Popular Posts

25 August, 2009

What's it to you?

I know it's two posts in as many sleep cycles, but I'm curious. What is polyamory - or some other branch of non-monogamy, if that's your sphere - about, to you? For me, the "duh" definition is that it's about love, but there are any number of ways for love to enter the equation. Beyond that, it's about love with personal responsibility. Maybe you've heard the phrase "You are responsible for your own orgasm." Take that and magnify it, and you start to get the virtues of polyamory. If your partner doesn't want to have the kind of sex you do, who's responsible for seeing that you're satisfied? Not her. If you want to feel a certain way and someone you're dating doesn't inspire that feeling, is that her problem? If you're jealous of her other significant other, it's up to you to figure out the root of the problem. (But that doesn't mean our gentle reader has to work it out alone, O.S.O.! Most things are best solved with the aid of loved ones, especially when the conclusions affect them.) And, of course, if you want to be dating someone it's your responsibility to be aware of what you have to offer them. I've overcommitted before, and believe me, if you don't have enough time or interest for seeing a new partner, it's better not to get that person's hopes up. From orgasms to emotions and all the way on through, it requires serious responsibility.

What about for you? Have you thought about it before? What makes polyamory polyamory, and why?

5 comments:

  1. For me it's about freedom more than anything else: freedom to make whatever rules make sense for a particular relationship. There's nothing worse in the world for me than being constrained by rules I didn't agree to and don't believe in.

    ReplyDelete
  2. Agreeing with all of the above. Having the ability to let a relationship take its natural form, instead of trying to squeeze into the mold of a "normal" monogamous one - it doesn't have to follow the expectations of the standard "we're dating" model. Relationships that make their own rules.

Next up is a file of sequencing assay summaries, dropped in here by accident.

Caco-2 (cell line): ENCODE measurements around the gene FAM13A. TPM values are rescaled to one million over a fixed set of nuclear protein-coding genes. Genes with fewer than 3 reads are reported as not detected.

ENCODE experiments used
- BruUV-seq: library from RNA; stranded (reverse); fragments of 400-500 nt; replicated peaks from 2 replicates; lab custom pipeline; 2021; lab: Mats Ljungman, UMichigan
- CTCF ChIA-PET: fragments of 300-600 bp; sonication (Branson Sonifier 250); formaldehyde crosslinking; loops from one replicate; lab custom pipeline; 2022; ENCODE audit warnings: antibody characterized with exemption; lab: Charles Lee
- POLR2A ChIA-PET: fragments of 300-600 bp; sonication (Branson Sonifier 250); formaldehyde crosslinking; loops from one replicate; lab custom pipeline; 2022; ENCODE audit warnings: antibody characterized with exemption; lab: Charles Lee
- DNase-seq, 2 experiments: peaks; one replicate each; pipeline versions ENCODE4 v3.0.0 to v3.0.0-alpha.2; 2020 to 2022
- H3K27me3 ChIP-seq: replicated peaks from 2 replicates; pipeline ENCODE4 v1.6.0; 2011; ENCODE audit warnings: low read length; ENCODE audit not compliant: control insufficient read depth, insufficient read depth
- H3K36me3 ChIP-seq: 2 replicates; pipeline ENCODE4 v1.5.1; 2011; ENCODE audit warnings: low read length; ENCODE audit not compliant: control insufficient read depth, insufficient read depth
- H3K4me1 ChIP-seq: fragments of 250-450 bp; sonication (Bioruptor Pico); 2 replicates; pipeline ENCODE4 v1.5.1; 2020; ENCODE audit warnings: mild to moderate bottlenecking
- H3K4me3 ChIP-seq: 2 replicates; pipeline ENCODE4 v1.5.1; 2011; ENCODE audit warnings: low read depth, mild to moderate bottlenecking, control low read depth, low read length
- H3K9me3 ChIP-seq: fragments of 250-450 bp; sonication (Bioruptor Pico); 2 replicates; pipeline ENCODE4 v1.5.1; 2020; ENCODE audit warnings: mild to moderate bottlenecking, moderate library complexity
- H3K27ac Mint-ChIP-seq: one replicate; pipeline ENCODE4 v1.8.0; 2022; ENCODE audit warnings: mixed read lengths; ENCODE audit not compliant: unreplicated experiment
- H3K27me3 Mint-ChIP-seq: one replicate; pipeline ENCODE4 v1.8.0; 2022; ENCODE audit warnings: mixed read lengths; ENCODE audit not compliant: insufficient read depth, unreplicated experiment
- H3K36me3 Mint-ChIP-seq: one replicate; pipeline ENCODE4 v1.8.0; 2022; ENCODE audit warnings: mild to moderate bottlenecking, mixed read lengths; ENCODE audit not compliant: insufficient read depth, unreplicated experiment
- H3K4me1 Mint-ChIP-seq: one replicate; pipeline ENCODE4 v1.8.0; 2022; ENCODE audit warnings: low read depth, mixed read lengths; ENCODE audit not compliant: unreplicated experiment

ReplyDelete
  3. Ages ago, when I was just starting in the poly scene (despite having known I was poly since about eleventh grade) I stumbled across a quote that pretty much defines poly for me:

    I think it's impossible for one person to be everything I need or want. Instead of putting that kind of pressure on one person I get different needs and wants (not necessarily sexually, either) from different sources.

    Soyeah. My one boyfriend shys away from kink, and my other doesn't dance. Both are things I consider to be crucial* to dating partners, but having multiple partners keeps me from having to be emo about the glaring flaws my boys have.

    Or something like that.

    ~Sor

    *You know. After that whole "healthy communication" and "mutual respect" nonsense. ;D

    ReplyDelete
  4. For me it's about trust. If my partner thinks he has to put me under lock and key to preserve my love for him, does he really think I love him? Likewise, if I have to put strict boundaries on my partner's interactions with his friends, do I really think he's in love with me? Do I really trust that love? Do I really trust him to want me, love me, and prioritize me just the same way no matter what happens? Making new friends doesn't mean you have to lose old ones, and becoming closer to one friend doesn't mean you have to "break up" with your best friend. It's a fragile relationship that has to be held together by chains.

    When I say "I love you" to someone, it's because I want them to know it, trust that truth, mull on it, and be happy, not because I'm looking for a scripted "I love you" response. The boundaries that I do like to put on my relationships are more common-sense than anything else: I'm interested in open mono-amory, so to avoid sending the wrong message or getting entangled in really awkward situations, it's usually best to avoid below-the-waist activity outside of the relationship.

    ReplyDelete
  5. Sonia, I love your answers. (And, you know, you.)

    ReplyDelete